“But at the same time, from a profile point of view and actually sharing that great news, I think that the Mercury team came up with a fabulous solution and there was more visibility on Michael winning through the TV show and through the Jools Holland experience. Media gave more attention to it, social media got more behind it. So as far as sharing the win goes, there was more noise behind it. A great experience came out of what could have been seen as a negative environment and atmosphere. And what we got from that is that the record re-charted and we got back to [Top 5] in the charts very quickly.”
What's the global outlook for him at this point in his career?
“Michael has a global audience that we've built up over his career so far. [The Mercury Prize] has helped to keep the spotlight on that and the story does translate internationally. While we haven't been able play overseas to the fans, it has been a reminder of how good Michael is as an artist. That's helped substantiate that fact at a time when we haven't been able to get into the markets.”
Is he working on the follow-up LP?
“Yes, he is writing all of the time at the minute and looking to get back in the studio with Danger Mouse and Inflo in the unforeseeable future. A new record is definitely in the making soon.”
How has the pandemic been for Little Simz and the development of her career?
“Little Simz put out the Drop 6 EP in the first couple of weeks of lockdown. It was very successful, she quickly responded to being at home and being creative. In a very independent spirit and a very DIY way, she turned around music and visuals that we could release through AWAL and got back into growing her profile and building off the back of Grey Area, the last album. It was absolutely fantastic. Not only did we get the support from radio stations and DSPs in growing her story, we also landed a couple of really big syncs with New Balance and Uber Eats. So her lockdown creative opportunities were fabulous, both for the fans and the industry.”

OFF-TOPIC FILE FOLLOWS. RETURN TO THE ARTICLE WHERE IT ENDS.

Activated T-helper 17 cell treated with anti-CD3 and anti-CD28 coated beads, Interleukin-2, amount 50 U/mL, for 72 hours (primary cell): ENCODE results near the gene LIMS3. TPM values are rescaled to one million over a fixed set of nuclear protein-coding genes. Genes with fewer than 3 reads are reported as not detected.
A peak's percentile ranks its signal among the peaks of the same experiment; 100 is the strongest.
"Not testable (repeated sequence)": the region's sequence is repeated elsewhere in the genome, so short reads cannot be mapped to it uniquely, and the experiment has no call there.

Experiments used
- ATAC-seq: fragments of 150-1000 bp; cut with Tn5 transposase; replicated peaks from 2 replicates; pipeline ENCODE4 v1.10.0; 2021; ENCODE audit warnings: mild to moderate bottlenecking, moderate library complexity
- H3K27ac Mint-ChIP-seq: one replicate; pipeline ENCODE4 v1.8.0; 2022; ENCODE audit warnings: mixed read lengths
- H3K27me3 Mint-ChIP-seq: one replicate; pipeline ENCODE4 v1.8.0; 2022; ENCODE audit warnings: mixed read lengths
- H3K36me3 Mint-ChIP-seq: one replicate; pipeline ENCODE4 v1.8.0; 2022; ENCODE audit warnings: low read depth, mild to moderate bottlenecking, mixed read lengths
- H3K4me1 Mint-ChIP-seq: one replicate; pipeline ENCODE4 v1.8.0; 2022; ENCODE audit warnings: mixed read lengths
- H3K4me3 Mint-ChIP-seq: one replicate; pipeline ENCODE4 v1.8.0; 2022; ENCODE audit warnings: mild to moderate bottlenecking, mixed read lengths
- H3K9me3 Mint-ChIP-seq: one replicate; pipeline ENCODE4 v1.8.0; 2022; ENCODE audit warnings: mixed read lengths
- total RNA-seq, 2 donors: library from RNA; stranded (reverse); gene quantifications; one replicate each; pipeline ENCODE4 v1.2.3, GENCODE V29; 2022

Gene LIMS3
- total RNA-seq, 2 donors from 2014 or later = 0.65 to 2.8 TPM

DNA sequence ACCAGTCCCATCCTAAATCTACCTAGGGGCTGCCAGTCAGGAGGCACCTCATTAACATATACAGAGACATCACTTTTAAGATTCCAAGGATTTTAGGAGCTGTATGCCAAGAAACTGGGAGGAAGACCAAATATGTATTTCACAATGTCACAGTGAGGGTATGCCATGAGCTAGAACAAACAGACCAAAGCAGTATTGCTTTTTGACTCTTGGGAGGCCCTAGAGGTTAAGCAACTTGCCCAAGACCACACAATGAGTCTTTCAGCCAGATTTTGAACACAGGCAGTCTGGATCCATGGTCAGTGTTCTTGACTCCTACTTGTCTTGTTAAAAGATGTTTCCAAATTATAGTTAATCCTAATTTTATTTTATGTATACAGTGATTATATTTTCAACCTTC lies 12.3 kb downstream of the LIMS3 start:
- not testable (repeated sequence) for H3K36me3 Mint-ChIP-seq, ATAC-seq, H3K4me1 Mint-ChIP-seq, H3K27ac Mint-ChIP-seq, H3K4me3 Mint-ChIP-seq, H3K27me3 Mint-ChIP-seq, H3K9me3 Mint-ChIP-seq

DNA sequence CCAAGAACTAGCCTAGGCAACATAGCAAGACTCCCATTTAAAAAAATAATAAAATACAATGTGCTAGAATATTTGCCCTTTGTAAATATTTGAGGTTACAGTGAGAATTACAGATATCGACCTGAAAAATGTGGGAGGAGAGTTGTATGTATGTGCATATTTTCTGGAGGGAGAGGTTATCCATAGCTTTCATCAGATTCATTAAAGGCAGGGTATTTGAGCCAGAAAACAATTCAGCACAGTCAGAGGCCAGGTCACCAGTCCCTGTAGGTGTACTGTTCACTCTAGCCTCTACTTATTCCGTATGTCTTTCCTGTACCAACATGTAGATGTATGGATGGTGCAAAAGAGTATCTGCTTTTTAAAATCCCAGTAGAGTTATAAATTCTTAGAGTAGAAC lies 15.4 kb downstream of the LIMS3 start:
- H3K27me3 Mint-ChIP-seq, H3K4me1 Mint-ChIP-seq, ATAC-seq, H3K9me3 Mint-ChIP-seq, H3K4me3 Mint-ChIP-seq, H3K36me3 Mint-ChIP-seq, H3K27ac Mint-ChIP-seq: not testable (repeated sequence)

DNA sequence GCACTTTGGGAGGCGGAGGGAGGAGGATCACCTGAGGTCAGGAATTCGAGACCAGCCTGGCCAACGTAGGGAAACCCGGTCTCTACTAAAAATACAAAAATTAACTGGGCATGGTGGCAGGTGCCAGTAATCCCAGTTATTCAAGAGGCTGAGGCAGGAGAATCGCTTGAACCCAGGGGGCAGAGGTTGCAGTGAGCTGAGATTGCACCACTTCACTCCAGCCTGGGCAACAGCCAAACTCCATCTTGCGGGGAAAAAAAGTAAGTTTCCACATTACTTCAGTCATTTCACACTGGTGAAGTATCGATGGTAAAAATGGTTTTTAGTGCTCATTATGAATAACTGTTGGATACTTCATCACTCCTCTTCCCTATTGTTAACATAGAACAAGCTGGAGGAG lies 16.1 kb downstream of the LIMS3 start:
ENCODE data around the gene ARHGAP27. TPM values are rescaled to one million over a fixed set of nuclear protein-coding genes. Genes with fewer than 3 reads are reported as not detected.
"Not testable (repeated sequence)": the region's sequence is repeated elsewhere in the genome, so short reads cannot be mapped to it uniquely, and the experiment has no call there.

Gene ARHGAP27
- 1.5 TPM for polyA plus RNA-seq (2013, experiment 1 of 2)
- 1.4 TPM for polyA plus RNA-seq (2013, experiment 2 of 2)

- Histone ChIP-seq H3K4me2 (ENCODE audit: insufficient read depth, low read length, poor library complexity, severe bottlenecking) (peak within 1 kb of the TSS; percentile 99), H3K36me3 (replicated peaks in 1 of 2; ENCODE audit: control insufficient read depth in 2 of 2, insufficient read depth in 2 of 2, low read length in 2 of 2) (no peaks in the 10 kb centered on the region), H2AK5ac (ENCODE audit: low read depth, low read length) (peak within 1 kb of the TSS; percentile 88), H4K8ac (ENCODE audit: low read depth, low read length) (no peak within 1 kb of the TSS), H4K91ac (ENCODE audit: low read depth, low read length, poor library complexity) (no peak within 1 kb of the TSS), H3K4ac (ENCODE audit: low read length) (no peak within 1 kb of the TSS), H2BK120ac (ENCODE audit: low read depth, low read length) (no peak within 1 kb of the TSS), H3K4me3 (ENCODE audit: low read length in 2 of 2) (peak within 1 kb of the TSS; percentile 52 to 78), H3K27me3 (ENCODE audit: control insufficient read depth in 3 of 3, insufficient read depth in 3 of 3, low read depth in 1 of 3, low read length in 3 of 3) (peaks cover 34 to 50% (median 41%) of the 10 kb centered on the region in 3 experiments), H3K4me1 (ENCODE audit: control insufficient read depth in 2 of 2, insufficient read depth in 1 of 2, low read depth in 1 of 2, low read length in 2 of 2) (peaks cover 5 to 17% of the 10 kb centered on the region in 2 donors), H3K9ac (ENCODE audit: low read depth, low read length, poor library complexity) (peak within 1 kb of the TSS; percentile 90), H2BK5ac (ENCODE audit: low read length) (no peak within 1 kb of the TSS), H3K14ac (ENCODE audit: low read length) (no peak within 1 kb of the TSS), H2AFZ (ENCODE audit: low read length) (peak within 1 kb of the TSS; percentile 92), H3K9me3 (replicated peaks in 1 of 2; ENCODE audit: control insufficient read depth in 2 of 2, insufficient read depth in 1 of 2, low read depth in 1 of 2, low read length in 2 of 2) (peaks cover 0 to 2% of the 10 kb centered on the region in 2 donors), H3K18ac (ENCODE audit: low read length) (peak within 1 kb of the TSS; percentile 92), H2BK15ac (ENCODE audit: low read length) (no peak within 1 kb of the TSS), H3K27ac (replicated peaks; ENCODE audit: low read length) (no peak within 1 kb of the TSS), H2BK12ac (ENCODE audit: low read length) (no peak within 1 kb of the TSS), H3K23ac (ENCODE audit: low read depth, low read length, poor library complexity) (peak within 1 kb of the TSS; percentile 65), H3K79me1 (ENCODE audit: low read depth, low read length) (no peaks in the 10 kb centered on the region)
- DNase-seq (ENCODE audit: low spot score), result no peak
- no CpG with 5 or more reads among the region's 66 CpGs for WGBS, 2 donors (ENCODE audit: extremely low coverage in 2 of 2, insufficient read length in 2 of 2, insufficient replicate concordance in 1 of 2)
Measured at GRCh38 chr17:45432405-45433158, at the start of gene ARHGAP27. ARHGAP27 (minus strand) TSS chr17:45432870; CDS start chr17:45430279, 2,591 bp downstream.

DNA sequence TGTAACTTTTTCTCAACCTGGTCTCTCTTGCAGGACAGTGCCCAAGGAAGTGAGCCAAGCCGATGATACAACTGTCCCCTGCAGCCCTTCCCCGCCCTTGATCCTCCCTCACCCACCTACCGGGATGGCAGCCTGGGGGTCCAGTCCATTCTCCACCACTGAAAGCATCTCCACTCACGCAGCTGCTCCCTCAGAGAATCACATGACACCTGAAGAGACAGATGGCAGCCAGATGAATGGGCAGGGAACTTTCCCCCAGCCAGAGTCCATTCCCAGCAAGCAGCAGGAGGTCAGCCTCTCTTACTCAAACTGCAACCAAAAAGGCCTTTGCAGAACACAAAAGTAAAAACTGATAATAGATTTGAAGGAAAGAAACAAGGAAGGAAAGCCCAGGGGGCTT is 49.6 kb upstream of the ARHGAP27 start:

What about the impact on The Kooks, who are a hugely popular touring act?
“Looking at the restrictions of touring and keeping close to our fans and anticipating getting back to touring, we decided to really unearth and celebrate a timely 15-year anniversary of their debut album, Inside In/Inside Out. Working very closely with Universal Music, we have started a really creative rollout of celebrations – unearthed content, unearthed tracks from the studio, lots of unseen footage and engagement from the band. We're having an absolutely wild time with that, it’s going really well. That has actually now led to potential touring off the back of that, specifically the Inside In/Inside Out album to be played in full. It’s also given them plenty of space to write and deliver a brand new album with AWAL.
“They are a very successful, global touring band and their fanbase goes from strength to strength. It is well catalogued that streaming has given their songs an even bigger audience, as they've gone from being a pre-streaming band into a successful streaming band.”
You have always remained based in Liverpool. Does that change your perspective as an artist manager?
“It's working very, very well for me. It was never a problem. Our offices are in London, my partners are in London, and so for me to be present in London has been achievable and it's very manageable. But what I'm finding as we've all come to our reckoning with Covid and Zooms, is that a lot of people are realising that they can actually successfully work from home, and potentially work outside of the capital and get back into the regions. I'm hearing that from a lot of creative companies. A couple of people I know personally have made that made. So maybe I was ahead of the curve!”